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Non-accident - humiliating/degrading treatment

Wainwright v Home Office (2004)

  • ***** search case
  • mother suffered pure distress --> no remedy
  • brother suffered psychiatric illness --> but they had touched him so used different tort
  • dicta unclear whether brother had a case in negligence
  • authors believe he did
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Non-accident - stress at work

B develops psychiatric illness as result of stress created by type of work employers, A, make B do --> Must be reasonably foreseeable but might require even more

Walker v Northumberland (1995) --> social services officer --> claim allowed - crucial point that he had already suffered one nervous breakdown and so reasonably foreseeable that when he came back to work he might suffer another if not given assistance

Hatton v Sutherland (2002) --> if nothing happened before to signal to employer that employee having difficulty coping then will be extremely difficult to prove it was reasonably foreseeable

Courts  increasingly uneasy at idea that employee can demadn to be excused from or given assistance to perform some or all of her contractual duties just becaue it is reaonsably forseeable she might develop a psychiatric illness

Australian case --> employer cannot be liable for psychiatric injury to employee brought about by employee's performance of duties originally stipulated in contract of employment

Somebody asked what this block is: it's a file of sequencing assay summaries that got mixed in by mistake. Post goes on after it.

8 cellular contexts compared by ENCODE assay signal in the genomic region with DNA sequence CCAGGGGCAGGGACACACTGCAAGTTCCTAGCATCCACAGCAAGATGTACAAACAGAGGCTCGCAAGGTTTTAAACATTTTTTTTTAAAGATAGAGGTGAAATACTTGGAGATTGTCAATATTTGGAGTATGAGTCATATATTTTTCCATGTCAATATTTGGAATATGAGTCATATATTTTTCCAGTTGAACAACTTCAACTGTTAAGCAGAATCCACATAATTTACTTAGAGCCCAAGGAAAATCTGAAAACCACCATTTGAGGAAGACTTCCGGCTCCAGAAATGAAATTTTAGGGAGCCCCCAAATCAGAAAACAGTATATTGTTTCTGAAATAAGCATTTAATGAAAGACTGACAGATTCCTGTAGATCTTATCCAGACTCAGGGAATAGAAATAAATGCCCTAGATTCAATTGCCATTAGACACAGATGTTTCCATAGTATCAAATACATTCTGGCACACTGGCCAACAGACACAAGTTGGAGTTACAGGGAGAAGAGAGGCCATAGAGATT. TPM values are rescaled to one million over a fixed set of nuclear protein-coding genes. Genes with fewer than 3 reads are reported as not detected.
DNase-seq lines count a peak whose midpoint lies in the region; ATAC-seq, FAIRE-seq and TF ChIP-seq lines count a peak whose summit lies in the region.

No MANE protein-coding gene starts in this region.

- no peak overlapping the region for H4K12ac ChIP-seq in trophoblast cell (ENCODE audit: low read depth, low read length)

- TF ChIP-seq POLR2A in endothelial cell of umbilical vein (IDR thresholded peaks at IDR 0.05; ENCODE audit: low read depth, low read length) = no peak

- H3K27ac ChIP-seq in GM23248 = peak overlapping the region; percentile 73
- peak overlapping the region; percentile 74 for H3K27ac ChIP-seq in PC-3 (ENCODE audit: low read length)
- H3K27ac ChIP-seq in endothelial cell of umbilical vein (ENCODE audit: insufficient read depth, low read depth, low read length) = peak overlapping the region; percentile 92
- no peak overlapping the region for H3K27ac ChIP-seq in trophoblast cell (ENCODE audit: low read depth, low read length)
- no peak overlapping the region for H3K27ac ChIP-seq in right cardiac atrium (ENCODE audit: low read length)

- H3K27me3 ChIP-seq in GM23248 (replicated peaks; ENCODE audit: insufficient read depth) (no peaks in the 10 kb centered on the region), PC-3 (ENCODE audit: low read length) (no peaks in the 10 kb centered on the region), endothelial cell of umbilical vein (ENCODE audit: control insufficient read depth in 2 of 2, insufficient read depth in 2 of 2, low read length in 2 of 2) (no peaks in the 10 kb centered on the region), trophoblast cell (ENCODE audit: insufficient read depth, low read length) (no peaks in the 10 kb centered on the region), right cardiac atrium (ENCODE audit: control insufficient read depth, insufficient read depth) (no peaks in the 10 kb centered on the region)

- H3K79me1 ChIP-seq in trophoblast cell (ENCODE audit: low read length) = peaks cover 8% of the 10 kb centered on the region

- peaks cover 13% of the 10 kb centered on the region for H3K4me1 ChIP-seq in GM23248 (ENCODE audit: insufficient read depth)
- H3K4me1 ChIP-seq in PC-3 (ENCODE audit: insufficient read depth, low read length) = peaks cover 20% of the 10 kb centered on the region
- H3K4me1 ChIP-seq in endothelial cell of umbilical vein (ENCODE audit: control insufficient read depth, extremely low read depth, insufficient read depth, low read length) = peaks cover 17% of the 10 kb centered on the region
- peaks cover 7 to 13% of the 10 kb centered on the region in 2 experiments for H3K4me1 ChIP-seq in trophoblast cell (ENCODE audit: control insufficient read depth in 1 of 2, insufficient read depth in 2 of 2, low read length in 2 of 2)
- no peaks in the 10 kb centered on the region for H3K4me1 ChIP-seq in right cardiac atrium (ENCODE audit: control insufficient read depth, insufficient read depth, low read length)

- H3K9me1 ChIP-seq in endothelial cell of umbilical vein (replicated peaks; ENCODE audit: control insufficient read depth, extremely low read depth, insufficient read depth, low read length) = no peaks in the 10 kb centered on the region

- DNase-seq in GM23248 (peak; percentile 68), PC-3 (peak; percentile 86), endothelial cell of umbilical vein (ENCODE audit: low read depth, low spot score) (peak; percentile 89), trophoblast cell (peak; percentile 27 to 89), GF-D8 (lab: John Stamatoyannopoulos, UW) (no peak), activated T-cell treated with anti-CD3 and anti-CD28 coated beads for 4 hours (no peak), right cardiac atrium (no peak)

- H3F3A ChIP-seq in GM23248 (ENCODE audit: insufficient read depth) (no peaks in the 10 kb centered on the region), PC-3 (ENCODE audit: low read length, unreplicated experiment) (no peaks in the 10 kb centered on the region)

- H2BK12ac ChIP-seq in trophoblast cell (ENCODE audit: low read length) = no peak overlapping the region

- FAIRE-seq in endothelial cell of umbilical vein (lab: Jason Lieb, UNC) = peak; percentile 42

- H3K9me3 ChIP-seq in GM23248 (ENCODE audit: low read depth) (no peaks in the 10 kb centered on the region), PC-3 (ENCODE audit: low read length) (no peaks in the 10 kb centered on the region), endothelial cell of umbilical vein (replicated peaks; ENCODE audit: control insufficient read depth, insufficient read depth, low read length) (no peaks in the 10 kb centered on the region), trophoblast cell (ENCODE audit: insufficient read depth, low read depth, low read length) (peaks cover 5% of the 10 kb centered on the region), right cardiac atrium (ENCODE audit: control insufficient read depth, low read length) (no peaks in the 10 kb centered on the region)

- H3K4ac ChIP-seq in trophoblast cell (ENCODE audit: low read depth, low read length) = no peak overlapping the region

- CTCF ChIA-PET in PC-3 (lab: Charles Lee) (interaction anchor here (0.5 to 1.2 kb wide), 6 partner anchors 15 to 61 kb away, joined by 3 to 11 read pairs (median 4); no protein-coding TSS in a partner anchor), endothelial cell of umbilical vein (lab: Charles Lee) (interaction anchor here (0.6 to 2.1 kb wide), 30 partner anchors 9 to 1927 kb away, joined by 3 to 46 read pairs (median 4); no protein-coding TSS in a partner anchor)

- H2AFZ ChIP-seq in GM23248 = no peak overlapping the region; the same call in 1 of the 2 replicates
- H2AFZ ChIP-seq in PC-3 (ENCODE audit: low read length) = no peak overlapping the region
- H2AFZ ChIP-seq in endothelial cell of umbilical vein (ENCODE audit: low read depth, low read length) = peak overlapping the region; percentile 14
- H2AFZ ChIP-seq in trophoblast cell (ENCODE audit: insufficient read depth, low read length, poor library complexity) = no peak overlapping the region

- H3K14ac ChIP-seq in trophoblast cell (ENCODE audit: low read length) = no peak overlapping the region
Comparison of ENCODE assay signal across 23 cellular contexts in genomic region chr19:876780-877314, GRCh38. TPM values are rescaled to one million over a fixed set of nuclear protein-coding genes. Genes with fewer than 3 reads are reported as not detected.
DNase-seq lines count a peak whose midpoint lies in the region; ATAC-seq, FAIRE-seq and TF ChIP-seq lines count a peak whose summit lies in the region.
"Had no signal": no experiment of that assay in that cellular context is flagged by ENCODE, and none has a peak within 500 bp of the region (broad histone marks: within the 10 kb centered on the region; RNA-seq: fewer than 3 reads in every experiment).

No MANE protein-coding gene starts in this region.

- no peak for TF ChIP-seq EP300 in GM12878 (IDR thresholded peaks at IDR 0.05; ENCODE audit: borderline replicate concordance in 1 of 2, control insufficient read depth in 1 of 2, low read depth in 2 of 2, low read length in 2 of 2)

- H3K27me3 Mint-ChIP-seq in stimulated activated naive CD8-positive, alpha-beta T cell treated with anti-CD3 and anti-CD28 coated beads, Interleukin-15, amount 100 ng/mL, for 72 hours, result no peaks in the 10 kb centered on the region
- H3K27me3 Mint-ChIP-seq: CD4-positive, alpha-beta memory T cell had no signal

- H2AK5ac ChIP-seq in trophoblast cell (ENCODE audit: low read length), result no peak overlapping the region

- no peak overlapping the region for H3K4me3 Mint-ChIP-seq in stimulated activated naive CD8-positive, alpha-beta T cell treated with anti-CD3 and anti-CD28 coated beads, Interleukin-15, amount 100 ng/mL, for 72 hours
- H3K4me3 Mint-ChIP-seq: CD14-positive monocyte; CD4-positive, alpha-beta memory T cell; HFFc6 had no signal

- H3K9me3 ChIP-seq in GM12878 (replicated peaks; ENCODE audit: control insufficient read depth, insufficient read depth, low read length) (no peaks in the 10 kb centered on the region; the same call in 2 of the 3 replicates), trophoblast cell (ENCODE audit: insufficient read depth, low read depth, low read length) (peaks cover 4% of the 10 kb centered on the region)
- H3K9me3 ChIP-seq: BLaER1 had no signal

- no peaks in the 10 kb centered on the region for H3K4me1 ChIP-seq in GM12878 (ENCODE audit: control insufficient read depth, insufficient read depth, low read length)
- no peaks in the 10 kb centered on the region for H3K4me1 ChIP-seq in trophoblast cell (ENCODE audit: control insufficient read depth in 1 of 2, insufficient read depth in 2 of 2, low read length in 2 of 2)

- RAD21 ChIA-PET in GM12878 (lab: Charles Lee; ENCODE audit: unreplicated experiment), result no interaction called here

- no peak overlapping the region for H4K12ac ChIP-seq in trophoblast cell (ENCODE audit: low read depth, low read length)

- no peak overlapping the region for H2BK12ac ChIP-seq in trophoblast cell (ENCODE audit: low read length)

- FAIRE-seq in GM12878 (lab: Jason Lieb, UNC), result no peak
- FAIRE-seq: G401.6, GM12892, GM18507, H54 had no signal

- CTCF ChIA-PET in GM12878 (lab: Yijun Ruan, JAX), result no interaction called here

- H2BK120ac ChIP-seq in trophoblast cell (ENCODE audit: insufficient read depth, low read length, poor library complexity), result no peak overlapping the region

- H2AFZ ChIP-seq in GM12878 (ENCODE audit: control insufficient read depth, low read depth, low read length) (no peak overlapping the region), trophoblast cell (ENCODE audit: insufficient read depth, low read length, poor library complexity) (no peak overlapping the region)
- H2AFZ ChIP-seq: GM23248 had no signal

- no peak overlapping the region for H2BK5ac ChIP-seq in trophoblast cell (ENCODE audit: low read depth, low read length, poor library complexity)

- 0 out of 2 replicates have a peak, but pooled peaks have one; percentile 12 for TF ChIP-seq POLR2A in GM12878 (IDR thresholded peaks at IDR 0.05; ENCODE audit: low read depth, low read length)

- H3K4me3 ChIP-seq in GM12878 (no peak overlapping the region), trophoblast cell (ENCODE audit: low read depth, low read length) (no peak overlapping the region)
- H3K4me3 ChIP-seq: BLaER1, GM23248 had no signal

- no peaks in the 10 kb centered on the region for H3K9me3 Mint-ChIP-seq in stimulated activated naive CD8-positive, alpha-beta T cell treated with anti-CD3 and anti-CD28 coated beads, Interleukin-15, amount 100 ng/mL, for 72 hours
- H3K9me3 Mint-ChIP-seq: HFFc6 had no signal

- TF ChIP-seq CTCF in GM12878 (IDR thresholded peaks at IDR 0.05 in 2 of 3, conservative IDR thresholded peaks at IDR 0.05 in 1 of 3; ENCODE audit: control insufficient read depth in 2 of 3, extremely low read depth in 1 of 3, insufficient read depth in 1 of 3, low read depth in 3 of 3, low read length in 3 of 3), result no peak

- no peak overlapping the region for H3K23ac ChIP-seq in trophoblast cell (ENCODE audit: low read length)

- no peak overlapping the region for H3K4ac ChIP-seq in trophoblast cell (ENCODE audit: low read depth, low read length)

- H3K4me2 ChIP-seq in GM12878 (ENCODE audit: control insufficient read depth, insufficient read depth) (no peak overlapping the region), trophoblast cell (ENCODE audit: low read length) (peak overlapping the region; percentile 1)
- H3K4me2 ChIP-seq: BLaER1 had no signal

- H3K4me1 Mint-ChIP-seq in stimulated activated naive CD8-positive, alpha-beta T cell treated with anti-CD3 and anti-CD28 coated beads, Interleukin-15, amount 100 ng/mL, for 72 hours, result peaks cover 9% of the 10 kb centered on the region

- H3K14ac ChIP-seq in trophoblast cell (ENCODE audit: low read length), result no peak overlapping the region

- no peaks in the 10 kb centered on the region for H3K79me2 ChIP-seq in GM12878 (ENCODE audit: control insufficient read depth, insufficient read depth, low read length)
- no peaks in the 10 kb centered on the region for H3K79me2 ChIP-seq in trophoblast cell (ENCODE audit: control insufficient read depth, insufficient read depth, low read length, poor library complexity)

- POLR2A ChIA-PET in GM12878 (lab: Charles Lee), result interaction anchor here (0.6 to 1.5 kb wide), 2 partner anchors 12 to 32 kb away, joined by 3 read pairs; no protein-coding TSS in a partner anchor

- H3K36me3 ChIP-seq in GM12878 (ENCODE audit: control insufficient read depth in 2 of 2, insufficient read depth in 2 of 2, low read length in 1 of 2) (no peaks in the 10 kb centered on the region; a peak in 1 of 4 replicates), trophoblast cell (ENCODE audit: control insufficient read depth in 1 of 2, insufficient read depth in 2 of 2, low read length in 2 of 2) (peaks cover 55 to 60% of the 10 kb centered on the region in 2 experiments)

Unclear if English courts will follow this dicta

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Non-accident - fear of future harm

D did something that foreseeably might have resulted in C being physically injured, and C develops psychiatric illness as a result of worrying that D's carelessness will result in her being injured in the future

Page v Smith does not apply

C must show D owed her independent duty of care not to act as he did that was geared to protecting her from psychiatric illness --> reasonably foreseeable

Example --> National Human Growth Hormone Programme

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Pure distress

Distress that is not consequent on B's being injured or B's property being damaged

Not recognised in English tort law

Hicks v Chief Constable of South Yorkshire (1992) -- any physical injury suffered was suffered at same moment as death -- only loss was the terror suffered -- damages for this form of pure distress were not recoverable in negligence

Vernon v Bosley (No 1) (1997) -- father watched unsuccessful rescue efforts to save his children who were trapped in car in river -- suffered recognised psychiatric illness as result of being on scene of accident -- D owed C duty of care on which he could base claim -- BUT if it had not been a recognised psychiatric illness but just mere grief then it wouldn't have been actionable

Hamilton Jones v David & Snape (2004) -- solicitor firm's negligene led to father being able to obtain passport and leave country taking children with him -- C could sue D for such damages for distress either through claim for breach of contract or in negligence

Possibility that grief is never actionable